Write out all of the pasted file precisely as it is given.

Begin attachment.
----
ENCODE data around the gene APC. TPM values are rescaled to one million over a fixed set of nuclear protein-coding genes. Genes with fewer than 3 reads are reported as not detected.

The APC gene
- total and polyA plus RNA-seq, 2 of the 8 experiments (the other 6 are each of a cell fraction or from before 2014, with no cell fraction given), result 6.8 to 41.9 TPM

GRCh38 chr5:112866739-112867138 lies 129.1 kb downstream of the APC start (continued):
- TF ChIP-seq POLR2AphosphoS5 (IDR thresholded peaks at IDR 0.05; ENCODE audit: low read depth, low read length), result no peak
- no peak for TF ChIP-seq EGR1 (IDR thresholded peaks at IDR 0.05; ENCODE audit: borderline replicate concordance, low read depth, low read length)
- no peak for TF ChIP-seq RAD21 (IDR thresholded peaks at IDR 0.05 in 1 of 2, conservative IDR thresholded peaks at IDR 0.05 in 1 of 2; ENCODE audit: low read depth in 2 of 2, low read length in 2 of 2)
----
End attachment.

ENCODE data around the gene APC. TPM values are rescaled to one million over a fixed set of nuclear protein-coding genes. Genes with fewer than 3 reads are reported as not detected.

The APC gene
- total and polyA plus RNA-seq, 2 of the 8 experiments (the other 6 are each of a cell fraction or from before 2014, with no cell fraction given), result 6.8 to 41.9 TPM

GRCh38 chr5:112866739-112867138 lies 129.1 kb downstream of the APC start (continued):
- TF ChIP-seq POLR2AphosphoS5 (IDR thresholded peaks at IDR 0.05; ENCODE audit: low read depth, low read length), result no peak
- no peak for TF ChIP-seq EGR1 (IDR thresholded peaks at IDR 0.05; ENCODE audit: borderline replicate concordance, low read depth, low read length)
- no peak for TF ChIP-seq RAD21 (IDR thresholded peaks at IDR 0.05 in 1 of 2, conservative IDR thresholded peaks at IDR 0.05 in 1 of 2; ENCODE audit: low read depth in 2 of 2, low read length in 2 of 2)